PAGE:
Then came the "Action Heroes". When Dick Giordano took over the editorial reins of Charlton Comics in the late 60's from Pat Masulli, he wanted to make the comic line more exciting and in keeping with a then surge in comics interest as a result of the pop-culture hit Batman TV show. To that end he wanted to create more heroes, but not necessarily "super-heroes" but low-powered types who had to really struggle to defeat their enemies. Judomaster, Thunderbolt, and a soon to debut Peacemaker fit the bill snugly. But Captain Atom and the Blue Beetle were world-beaters - what to do.
Well Steve Ditko, fresh from his days as the drawer of all things spidery, too control. He completely revamped the Blue Beetle creating one of the most durable superhero designs of all time. As for Captain Atom, things were a little bit more convoluted.
Beginning with Captain Atom #83, the good Captain was de-powered by a complicated set of circumstances which caused him to max out his abilities to restrain the danger of an out-of-control nuclear core. At first he's without any powers, but slowly they return, but not in the same way or degree as before. Suddenly the hero who could fly to the end of the universe was limited. With the new powers came a new look as in the very next issue he doffs his gold costume and puts on for the first time my favorite Captain Atom look. Actually "putting on" is an ideal way of stating it as the costume is actually a few coats of a special metallic substance which protects the public from his radiation as well as serving as a handsome outfit. He eschews a mask as he'd previously been publicly unmasked but no one seemed to connect the silver-haired Atom with the brown-haired Adam.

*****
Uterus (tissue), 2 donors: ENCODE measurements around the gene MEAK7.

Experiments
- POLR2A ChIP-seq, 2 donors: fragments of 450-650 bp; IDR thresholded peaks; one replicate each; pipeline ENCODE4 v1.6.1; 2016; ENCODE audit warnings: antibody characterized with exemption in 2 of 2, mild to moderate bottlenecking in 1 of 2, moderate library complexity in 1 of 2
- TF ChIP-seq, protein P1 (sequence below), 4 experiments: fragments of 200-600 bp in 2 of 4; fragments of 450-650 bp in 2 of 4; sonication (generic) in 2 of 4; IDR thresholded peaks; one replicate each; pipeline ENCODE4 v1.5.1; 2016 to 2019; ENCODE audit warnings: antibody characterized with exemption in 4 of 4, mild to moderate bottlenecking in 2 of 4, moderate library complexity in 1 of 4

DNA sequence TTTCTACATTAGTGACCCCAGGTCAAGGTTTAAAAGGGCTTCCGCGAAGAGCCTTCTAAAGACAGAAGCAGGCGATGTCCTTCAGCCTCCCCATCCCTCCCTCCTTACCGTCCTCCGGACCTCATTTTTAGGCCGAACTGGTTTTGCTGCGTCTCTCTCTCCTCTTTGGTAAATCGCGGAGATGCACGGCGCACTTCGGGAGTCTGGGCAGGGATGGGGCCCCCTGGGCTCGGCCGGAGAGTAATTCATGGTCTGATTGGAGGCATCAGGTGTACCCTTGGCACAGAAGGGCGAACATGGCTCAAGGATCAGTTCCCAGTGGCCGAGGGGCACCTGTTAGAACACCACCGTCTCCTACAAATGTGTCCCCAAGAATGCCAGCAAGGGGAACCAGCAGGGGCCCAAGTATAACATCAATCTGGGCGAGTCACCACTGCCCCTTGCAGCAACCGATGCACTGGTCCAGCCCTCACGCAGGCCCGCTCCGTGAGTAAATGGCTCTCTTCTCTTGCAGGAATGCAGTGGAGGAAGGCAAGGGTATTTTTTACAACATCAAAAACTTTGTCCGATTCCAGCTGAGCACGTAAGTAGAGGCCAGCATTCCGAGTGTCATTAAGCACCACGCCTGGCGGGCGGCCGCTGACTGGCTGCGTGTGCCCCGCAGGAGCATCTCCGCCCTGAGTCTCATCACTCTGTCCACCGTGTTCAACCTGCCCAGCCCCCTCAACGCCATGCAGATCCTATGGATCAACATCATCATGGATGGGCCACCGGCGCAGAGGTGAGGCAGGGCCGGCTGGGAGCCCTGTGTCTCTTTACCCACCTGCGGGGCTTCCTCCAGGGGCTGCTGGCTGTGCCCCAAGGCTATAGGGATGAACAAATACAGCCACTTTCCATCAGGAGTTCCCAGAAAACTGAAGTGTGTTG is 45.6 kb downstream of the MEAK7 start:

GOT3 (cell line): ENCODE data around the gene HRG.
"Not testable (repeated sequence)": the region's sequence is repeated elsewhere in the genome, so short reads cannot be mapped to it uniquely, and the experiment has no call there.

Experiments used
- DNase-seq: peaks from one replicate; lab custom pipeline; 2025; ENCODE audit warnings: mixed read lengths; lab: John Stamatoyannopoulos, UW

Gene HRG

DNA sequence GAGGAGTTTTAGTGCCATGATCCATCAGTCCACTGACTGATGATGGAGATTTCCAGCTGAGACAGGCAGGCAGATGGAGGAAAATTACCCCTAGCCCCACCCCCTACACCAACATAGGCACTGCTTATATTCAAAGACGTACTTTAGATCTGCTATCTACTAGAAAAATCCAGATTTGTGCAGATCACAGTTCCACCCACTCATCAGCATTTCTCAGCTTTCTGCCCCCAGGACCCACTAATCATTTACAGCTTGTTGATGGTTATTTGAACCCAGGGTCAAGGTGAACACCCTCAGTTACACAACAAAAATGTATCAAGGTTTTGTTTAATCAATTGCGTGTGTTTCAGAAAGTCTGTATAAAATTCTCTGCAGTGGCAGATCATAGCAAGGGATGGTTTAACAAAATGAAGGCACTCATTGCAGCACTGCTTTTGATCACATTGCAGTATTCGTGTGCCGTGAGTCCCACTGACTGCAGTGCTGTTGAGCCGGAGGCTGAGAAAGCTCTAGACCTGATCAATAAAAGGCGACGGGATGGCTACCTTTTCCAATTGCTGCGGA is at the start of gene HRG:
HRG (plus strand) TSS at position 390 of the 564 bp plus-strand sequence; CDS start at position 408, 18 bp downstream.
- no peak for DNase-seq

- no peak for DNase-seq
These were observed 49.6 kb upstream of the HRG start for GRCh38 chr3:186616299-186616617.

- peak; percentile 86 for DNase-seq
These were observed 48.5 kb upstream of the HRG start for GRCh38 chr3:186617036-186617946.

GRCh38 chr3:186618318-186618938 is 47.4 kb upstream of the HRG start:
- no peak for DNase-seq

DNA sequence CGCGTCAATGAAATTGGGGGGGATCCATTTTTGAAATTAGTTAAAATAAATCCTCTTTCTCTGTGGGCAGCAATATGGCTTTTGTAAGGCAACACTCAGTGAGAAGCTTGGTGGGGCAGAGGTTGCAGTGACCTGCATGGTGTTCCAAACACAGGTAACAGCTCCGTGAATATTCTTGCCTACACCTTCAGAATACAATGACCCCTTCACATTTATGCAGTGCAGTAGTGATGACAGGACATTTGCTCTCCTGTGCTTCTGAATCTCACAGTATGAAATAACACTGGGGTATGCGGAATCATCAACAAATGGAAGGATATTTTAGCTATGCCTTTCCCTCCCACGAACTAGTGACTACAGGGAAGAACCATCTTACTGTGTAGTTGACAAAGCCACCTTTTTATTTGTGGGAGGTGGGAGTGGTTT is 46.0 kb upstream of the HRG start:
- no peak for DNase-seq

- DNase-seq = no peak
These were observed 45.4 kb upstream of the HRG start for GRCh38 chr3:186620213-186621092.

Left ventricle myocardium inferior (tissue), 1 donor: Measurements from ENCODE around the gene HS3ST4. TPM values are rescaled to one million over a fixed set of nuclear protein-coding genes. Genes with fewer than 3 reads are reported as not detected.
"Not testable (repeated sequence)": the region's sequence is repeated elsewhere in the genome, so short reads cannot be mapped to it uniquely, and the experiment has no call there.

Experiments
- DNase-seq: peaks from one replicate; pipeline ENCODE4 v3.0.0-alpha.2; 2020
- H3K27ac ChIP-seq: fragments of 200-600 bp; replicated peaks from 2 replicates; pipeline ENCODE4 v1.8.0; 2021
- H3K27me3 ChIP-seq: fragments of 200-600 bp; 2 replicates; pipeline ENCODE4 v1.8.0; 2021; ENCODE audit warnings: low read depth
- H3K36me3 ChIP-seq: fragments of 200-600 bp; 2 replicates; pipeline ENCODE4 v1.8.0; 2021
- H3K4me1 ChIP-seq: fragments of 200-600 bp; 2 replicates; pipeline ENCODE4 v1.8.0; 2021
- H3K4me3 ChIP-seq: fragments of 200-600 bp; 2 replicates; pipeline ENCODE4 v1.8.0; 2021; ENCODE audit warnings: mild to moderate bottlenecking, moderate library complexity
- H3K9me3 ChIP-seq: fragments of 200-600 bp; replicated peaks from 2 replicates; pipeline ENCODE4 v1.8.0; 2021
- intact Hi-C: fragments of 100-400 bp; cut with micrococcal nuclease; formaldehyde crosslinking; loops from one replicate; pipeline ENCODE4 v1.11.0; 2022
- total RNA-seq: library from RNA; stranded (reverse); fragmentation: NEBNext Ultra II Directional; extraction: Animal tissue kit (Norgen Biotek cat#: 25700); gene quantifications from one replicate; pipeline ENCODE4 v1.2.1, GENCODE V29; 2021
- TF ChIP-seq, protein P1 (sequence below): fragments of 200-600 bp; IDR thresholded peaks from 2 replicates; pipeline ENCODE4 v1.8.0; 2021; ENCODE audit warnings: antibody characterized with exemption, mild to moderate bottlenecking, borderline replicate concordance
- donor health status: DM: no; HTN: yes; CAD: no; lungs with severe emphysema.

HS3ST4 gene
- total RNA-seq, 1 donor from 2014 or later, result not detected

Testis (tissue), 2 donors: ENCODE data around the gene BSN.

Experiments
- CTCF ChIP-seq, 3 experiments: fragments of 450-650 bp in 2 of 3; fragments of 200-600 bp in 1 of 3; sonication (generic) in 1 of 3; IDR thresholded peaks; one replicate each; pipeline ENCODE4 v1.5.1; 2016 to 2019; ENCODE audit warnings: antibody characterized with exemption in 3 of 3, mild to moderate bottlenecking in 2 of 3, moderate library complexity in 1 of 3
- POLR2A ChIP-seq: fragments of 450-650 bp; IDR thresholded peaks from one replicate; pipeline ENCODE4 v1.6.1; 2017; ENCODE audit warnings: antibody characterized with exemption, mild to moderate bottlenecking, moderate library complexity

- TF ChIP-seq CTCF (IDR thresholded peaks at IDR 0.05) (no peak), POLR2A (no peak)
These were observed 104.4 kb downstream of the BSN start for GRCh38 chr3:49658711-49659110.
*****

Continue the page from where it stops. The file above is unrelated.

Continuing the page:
The new Atom battles a relative small-time thug Iron Arms before in the very next issue teaming again with Nightshade, who became something of a regular, to battle the criminal duo Punch and Jewelee, two small-time thieves who get their mitts on some other-dimensional weapons. After that the Ghost returns and we discover that he has connections with a mysterious cadre of green-haired gold-armored women from another dimension, the same from which the mysterious weapons appeared.
After that Captain Atom is on his own again as he battles the bluntly-named Fiery-Icer, a criminal with basic motivations. This was the very first Captain Atom comic I ever read, the one that made me fall in love with the character. Then Cap goes on his strangest mission yet, aboard a time-warp ship built by the United States government he travels to the far reaches of outer space to answer a distress call from a mysterious planet assaulted by giant insects. He finds a world abandoned by its people and operating on automatic because they had become overcome by ennui when all the challenge in their lives was removed by conveniences.
Then Cap returns home in time to battle both the Ghost and a new foe called Thirteen, as these apparent criminals battle for control of a mysterious device Cap had unintentionally brought back to Earth with him. Thirteen has a fun cat familiar and uses seeming magic, but his secret is more complex still.
Then it ends...just like that. The "Action Hero" line folds, and soon both Dick Giordano and Steve Ditko are gone to DC.
But eventually another story drops, one plotted and drawn but not scripted when the axe fell. This story appeared many years later in the fanzine Charlton Bullseye in two parts, with a script by two fans and inks by an up and coming John Byrne. In the story Captain Atom and Nightshade fight their ultimate battle against the murderous Ghost and solve the mystery of the other-dimensional women who worship him.
Soon after that DC acquires the rights to the Action Hero line, and Captain Atom joins Superman and Batman and Wonder Woman in a spanking new DC Universe. There's some success of course, but rarely does he achieve the sparkling heights he had at Charlton.